MELBOURNE, AUSTRALIA — AWB has reduced its forecast pool returns for 2010-11 season wheat, in response to the decline in wheat futures of recent weeks, the company announced on Oct. 6.
The reductions range from no change for top quality APH (14% protein), through to A$28 a tonne for feed wheat and other lower grades in the Eastern Pool.
AWB’s estimated pool return (EPR) for benchmark grade APW wheat in the Western Pool is now A$335 a tonne, down A$18, ANW1 noodle wheat is now A$365 a tonne, down A$18, and APW wheat in the Eastern Pool is A$327 a tonne, also down A$18 (FOB, excl GST).
AWB’s General Manager Commodities Mitch Morison said the market was now well back from its peak in early August, when concern about likely wheat availability from Canada and the Black Sea region drove prices to levels not seen since 2007.
"The market has traded the supply and demand story now — more is known about the overall wheat supply and the market has adjusted to the expectation that Russia will likely not export again until late in 2011. There is considerable supply entering the market from France and with the U.S. having had a good season and holding stocks from the year before, buyers are now slightly more comfortable," Morison said.
"In the absence of any new issues on supply to hold prices up, positional selling by fund managers has overtaken the futures market; it is generating greater volatility in wheat prices, speculative long wheat positions now appear much shorter and wheat prices have been pulled down significantly.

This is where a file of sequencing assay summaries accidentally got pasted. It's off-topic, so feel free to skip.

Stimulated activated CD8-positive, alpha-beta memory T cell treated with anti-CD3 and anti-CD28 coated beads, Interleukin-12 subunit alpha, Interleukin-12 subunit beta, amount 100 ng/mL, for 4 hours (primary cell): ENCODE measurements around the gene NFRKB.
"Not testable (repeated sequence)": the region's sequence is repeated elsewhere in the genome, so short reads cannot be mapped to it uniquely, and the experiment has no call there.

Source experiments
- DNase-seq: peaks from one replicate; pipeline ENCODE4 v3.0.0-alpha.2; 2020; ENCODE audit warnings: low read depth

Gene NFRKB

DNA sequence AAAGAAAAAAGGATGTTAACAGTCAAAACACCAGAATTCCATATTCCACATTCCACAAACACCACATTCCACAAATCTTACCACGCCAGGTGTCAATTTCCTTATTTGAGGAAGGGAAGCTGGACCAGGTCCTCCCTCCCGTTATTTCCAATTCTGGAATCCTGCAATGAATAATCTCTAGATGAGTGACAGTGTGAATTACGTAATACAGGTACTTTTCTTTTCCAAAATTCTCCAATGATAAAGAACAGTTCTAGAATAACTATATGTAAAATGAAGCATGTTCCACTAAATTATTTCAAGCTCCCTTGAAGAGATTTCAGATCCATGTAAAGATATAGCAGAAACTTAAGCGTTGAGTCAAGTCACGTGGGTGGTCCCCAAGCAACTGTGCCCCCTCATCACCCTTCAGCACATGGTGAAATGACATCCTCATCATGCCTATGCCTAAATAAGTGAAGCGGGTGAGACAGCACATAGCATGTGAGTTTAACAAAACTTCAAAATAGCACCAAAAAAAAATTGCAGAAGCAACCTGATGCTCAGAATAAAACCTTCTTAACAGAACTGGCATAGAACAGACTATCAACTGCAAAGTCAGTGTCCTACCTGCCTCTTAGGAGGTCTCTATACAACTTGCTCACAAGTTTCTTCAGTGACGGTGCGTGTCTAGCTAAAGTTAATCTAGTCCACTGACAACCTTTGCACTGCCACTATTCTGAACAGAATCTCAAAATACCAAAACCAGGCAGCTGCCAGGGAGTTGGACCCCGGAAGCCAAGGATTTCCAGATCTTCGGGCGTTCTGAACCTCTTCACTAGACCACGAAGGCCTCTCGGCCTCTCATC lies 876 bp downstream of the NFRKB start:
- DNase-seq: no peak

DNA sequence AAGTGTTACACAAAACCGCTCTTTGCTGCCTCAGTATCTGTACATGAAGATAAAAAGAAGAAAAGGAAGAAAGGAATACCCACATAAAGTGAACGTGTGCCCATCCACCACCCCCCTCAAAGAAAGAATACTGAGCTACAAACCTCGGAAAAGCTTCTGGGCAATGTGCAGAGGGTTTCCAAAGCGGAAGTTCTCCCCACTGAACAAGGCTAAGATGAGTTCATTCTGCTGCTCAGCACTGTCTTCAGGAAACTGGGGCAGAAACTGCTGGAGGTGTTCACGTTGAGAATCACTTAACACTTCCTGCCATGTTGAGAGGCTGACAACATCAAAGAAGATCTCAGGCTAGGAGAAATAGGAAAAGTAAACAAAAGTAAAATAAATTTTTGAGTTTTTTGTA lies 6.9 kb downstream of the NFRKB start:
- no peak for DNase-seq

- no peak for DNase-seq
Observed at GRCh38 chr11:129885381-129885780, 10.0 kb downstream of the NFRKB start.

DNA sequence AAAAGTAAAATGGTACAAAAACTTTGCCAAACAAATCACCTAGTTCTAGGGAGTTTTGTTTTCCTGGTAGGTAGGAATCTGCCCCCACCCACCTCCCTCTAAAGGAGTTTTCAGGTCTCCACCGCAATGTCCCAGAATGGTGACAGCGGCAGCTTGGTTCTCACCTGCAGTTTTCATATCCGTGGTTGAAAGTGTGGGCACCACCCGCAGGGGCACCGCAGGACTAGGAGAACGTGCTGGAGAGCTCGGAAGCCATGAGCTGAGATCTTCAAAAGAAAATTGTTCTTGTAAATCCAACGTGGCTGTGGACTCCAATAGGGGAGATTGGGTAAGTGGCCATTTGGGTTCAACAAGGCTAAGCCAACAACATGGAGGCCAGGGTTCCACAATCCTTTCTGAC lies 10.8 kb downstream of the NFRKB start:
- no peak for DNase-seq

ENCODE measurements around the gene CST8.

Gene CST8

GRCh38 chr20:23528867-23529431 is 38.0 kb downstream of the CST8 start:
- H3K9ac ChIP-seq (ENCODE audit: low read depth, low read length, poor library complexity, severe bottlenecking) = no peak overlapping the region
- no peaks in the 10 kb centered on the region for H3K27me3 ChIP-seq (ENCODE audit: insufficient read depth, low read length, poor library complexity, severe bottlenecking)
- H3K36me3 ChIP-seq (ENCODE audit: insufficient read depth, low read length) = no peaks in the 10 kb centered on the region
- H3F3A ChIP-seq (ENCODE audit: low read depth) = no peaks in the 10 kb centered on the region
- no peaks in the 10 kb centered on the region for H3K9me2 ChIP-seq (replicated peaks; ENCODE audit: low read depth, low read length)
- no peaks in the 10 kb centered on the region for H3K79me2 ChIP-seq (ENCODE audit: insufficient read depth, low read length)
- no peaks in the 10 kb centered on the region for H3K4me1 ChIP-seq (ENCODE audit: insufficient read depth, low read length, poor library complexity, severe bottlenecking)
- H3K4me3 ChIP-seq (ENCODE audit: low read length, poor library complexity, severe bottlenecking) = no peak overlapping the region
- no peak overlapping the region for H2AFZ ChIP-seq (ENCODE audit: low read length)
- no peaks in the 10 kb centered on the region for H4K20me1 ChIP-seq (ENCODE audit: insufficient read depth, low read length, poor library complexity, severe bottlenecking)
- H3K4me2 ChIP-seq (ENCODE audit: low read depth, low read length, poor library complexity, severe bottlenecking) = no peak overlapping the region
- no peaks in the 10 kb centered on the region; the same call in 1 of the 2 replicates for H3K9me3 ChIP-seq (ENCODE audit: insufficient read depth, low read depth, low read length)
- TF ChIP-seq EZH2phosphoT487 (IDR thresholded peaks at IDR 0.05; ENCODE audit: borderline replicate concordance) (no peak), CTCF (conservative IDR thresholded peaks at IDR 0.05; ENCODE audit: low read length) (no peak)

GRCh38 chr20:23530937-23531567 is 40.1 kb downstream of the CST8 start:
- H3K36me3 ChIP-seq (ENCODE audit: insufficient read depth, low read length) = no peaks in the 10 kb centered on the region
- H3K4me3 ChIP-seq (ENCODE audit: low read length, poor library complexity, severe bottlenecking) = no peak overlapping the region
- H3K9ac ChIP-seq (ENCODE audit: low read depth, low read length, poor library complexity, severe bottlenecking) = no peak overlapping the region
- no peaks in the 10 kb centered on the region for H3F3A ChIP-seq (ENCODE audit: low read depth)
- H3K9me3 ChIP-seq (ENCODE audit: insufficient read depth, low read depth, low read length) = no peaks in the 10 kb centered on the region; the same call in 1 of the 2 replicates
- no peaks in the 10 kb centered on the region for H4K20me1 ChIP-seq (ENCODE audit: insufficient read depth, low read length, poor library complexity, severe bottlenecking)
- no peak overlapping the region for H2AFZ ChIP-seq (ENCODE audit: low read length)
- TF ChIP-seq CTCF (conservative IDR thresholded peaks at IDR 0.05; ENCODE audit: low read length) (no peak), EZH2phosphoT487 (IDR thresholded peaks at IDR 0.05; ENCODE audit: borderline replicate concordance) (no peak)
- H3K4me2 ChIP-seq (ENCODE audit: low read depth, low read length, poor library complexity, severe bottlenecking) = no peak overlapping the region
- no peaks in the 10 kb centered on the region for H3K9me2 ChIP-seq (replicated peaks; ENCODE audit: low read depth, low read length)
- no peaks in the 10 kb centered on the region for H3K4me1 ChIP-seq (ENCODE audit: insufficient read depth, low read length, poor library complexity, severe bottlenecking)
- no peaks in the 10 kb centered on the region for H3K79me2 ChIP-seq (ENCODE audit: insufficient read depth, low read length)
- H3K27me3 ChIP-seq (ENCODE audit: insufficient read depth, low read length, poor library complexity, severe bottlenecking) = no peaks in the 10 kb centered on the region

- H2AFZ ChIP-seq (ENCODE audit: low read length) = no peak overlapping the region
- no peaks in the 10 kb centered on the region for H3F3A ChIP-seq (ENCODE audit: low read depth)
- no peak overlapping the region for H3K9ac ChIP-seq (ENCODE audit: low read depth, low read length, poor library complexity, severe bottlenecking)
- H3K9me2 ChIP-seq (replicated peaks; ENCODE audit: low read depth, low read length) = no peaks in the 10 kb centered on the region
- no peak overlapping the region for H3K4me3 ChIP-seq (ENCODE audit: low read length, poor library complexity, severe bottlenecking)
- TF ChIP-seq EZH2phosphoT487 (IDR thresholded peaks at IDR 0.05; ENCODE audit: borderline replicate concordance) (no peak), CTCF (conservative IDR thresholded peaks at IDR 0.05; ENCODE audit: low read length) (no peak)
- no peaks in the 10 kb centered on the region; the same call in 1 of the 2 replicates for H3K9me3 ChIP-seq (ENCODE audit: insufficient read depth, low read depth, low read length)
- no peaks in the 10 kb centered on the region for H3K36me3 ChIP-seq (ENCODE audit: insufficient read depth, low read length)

"Fortunately our early commitment program for pool tonnage has enabled us to commence our hedging program, which reduces the effect of this type of volatility on both wheat futures and currency.
"Currency volatility is an issue; the Australian dollar has traded in a two hundred point range since our last pool update and dropped around one hundred points straight after the RBA’s Oct. 5 interest rate announcement.
"The final point to note in our pool forecast revisions is the clear difference in world demand for high quality wheat, in comparison with much less interest on world markets for lower grades.
"There has been considerable rain on later harvested crops in northern Europe that has produced significant quantities of downgraded wheat, more than would normally be available. This is why our forecast prices for feed wheat have reduced so much.
"Higher grade wheat is still strongly in demand, thanks both to the damage in Europe and reduced supply from Canada, which is why our forecast at the top end of the quality spectrum is holding so well.
"With all these factors at work, AWB believes very strongly that wheat growers deserve realistic, regular assessments of the wheat market’s drivers, which is why we will be moving to weekly updates on our pool forecasts right through until the end of December."